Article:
We hope it will be helpful to draw together here some points from our guidance for providers and students that are particularly pertinent at the moment, and to give an update on what we have seen so far in complaints arising from the coronavirus situation.
It has been a hugely challenging start to the new academic year for both students and higher education providers. In June we published a briefing note on our approach to complaints arising from the effects of coronavirus, and we continue to work with governments and sector bodies that have also published guidance. We hope it will be helpful to draw together here some points from our guidance for providers and students that are particularly pertinent at the moment, and to give an update on what we have seen so far in complaints arising from the coronavirus situation.
Some thoughts for providers
Even in these challenging times, providers need to deliver teaching and learning opportunities and other services that are consistent with students’ reasonable expectations. What students can reasonably expect, and what providers can reasonably be expected to deliver, changes and evolves as circumstances change and evolve and we are witnessing this right now.
Providers need to try to deliver something at least broadly equivalent to what was promised and to ensure that learning outcomes can be met. Where providers find that they can’t do this, they will need to consider how to put that right. A blanket refusal to consider tuition fee refunds in any circumstances is not reasonable. There may be groups of students that are particularly affected, and providers should take steps to identify those groups and address their issues. Providers also need to consider concerns raised by students about their individual circumstances.
Student welfare is a significant concern in the current circumstances. We know that a lot is being done to support students. It is particularly important that providers are alert to students who may be more vulnerable, for example those with mental health difficulties or disabilities, or those without family support, and take steps to support them effectively.
Many students are following public health guidance, but as in any part of society, there are some who aren’t. Providers will need to address this. Existing disciplinary procedures should normally be broad enough to cover the kinds of issues that might arise. It is important that both the process followed and the outcome are reasonable and fair, and any penalty applied is proportionate.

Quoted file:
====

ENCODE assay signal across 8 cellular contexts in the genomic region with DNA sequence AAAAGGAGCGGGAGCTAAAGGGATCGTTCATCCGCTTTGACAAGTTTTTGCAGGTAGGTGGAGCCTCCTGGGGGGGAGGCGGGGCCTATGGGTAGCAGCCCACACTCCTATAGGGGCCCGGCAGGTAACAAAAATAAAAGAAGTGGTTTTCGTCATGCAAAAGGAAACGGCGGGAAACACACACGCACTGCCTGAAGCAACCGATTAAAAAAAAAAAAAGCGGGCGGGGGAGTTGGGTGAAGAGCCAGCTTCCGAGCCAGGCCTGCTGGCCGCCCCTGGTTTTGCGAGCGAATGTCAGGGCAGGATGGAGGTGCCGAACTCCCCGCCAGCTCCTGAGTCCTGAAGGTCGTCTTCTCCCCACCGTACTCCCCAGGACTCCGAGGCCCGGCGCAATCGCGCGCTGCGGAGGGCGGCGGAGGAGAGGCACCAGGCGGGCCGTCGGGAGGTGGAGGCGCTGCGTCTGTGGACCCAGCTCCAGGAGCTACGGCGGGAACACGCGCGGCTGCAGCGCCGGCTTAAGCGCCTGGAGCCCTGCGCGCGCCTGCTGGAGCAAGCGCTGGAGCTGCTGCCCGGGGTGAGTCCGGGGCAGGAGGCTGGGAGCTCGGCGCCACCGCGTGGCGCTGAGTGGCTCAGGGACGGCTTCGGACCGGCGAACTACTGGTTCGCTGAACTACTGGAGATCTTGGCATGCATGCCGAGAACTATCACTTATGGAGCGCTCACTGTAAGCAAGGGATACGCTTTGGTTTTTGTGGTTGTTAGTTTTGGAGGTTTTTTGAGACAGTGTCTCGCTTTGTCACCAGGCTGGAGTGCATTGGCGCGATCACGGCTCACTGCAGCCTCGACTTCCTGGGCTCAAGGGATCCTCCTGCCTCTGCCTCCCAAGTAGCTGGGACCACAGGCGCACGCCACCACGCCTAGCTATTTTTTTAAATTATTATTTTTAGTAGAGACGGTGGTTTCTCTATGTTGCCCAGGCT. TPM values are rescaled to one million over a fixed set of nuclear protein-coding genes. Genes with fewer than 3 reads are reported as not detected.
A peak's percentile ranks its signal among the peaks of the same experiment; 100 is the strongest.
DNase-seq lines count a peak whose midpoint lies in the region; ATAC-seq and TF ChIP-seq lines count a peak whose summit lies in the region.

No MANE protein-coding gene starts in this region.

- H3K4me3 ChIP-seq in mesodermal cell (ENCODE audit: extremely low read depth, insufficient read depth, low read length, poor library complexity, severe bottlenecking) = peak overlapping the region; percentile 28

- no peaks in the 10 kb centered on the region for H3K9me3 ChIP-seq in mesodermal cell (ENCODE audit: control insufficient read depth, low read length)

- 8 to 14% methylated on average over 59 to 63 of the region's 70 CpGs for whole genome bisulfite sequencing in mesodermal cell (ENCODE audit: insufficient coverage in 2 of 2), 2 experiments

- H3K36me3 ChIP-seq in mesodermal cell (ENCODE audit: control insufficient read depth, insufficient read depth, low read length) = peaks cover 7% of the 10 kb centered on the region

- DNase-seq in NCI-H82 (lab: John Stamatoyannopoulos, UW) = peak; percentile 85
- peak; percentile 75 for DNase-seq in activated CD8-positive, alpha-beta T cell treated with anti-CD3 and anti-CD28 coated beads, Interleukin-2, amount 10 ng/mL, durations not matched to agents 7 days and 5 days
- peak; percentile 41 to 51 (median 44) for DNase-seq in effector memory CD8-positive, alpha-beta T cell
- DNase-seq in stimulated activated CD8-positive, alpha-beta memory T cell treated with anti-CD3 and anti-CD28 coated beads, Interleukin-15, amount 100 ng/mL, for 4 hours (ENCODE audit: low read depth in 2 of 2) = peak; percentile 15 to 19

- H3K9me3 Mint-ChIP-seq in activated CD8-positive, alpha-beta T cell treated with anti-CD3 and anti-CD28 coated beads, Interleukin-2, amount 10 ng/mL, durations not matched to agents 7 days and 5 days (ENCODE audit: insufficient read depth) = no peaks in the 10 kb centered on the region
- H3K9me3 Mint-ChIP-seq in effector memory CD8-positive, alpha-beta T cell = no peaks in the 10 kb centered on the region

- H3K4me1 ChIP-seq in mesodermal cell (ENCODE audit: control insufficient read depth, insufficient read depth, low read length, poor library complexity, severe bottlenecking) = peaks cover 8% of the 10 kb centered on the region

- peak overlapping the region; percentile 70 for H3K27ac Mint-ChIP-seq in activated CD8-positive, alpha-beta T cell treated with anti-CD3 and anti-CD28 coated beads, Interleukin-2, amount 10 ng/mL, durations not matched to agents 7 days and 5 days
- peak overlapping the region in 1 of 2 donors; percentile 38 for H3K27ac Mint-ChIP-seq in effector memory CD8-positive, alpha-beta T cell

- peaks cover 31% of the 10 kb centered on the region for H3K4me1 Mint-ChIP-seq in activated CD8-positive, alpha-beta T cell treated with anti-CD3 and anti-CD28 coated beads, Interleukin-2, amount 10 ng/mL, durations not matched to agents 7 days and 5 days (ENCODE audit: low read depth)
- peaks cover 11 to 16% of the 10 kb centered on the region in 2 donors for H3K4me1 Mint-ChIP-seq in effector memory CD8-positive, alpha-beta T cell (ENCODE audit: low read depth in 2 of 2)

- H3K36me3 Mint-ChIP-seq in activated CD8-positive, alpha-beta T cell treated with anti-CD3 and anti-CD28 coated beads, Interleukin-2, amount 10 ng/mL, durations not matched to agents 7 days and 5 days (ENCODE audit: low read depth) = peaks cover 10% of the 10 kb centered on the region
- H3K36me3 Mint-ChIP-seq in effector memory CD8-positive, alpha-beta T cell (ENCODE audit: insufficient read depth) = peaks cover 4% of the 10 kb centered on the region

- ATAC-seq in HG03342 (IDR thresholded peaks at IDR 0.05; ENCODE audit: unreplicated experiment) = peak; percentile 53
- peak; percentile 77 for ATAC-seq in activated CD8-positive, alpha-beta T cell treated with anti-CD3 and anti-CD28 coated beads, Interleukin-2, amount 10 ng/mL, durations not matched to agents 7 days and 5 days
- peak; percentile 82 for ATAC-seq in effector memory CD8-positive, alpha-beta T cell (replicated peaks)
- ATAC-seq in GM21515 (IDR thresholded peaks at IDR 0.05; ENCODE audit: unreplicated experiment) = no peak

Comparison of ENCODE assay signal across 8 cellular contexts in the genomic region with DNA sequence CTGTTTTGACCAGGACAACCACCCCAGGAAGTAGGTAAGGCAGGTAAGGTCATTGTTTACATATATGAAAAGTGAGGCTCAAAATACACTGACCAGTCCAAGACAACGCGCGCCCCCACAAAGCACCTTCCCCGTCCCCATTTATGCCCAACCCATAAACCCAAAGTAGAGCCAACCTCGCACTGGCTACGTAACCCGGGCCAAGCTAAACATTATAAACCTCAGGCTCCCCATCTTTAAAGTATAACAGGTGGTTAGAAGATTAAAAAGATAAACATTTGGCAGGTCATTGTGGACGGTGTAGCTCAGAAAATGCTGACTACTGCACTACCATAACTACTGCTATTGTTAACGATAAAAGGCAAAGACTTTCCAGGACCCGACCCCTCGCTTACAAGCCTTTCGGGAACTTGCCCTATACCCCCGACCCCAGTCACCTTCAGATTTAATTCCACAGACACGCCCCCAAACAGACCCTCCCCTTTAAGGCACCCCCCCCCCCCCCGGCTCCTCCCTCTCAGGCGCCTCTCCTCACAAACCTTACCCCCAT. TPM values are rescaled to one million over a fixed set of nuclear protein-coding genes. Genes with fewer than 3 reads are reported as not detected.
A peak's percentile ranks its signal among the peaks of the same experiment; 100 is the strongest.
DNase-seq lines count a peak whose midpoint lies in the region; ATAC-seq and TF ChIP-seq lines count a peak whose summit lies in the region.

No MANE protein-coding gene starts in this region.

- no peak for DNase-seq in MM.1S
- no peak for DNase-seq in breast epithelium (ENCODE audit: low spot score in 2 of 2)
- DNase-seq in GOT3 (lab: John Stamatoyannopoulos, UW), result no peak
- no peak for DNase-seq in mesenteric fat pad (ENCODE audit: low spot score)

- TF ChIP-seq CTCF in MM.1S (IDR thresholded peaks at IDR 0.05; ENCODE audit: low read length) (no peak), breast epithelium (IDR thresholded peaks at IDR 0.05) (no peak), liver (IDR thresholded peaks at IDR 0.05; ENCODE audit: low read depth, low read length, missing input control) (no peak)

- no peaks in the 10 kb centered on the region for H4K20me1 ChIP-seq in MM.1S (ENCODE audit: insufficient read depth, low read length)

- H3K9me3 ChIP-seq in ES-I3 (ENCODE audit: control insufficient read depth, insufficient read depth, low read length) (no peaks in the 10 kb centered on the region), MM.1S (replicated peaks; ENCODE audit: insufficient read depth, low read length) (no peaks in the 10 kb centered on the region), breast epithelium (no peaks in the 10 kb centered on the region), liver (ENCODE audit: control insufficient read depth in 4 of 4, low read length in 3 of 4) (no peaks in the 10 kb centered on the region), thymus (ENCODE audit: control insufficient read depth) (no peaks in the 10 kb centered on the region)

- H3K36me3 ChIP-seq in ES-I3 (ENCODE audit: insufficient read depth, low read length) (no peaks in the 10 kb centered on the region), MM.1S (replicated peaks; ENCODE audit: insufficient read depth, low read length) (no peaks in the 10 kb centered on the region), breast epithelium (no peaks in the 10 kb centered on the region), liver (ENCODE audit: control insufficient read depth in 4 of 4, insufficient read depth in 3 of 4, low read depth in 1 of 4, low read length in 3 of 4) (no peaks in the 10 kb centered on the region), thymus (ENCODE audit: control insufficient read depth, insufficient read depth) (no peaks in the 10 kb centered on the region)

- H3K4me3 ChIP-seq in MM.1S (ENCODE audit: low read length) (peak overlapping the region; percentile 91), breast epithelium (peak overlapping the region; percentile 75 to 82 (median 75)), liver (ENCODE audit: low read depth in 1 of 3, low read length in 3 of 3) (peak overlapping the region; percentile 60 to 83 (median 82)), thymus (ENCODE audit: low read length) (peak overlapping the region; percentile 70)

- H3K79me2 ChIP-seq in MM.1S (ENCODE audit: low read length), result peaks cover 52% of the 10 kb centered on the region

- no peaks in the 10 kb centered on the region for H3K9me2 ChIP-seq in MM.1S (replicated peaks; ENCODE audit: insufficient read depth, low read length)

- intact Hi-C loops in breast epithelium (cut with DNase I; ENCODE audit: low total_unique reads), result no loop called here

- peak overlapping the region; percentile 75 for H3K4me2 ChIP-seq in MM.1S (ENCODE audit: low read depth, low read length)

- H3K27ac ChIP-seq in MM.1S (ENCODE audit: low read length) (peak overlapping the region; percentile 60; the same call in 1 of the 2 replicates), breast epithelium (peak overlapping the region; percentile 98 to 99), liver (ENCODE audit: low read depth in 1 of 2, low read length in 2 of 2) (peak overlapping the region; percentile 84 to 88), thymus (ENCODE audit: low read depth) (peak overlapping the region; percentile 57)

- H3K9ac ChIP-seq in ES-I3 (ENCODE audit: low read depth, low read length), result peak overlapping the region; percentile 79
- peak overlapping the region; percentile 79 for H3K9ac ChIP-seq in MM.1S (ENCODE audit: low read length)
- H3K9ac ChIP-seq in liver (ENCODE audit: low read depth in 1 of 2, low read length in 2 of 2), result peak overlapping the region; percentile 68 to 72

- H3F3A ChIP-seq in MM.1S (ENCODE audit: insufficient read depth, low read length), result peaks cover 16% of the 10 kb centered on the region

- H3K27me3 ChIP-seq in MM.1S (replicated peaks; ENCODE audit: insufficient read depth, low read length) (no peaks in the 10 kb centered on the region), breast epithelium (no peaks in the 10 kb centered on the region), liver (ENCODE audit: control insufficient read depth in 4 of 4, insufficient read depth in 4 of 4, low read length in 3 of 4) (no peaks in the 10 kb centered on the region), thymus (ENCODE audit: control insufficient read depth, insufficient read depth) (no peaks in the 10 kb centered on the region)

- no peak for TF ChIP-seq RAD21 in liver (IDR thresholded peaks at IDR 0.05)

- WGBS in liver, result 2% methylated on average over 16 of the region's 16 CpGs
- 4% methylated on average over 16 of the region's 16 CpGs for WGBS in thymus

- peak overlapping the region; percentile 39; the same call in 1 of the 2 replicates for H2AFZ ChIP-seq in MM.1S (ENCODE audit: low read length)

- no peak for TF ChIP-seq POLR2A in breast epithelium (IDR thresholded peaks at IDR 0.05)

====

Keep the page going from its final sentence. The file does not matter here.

What can students do?
It is very important that students talk to their provider about their concerns as soon as possible, as many issues can be resolved informally. Students’ unions and student representative bodies can often be a valuable source of advice. If concerns can’t be resolved informally, the student should make a complaint using their provider’s complaints processes. We expect students to engage with their provider’s internal complaints process before they bring a complaint to us because it is better for everyone if the provider can put things right for the student directly.
Students can find further guidance in our FAQs for students.
Where do we come in?
If the student is still unhappy after the provider has considered their concerns then they can complain to us and we will consider their concerns independently and impartially. It is clearly important that everyone is realistic about what is possible in the context of the pandemic and public health restrictions. But it is equally important that students are treated fairly. As an ombuds body we look at what the provider has done, or not done, whether it has followed fair procedures, and whether it has acted reasonably in all the circumstances.
Students are unsurprisingly concerned about tuition fees in the current context. Our FAQs for students includes some information about when a partial tuition fee refund may or may not be appropriate.
There is always a time lag between an issue which gives rise to a complaint occurring and a complaint about it reaching us. We have to date (end September 2020) received around 120 complaints relating to coronavirus, all of which relate to the initial lockdown period (from March 2020 onwards). Some of these were brought to us too early, because the student had not raised their concerns through their provider’s procedures. In some cases, the provider had not engaged with the student’s concerns and we have told the provider to consider them. The complaints we are currently looking at are mostly about disruption to teaching. We are considering whether the provider has done enough to address the student’s concerns, whether the students have had the opportunity to meet their learning outcomes, and whether the provider has delivered what is broadly equivalent to their usual arrangements. We plan to publish some case summaries to illustrate our approach as soon as we can.Our response to the coronavirus situation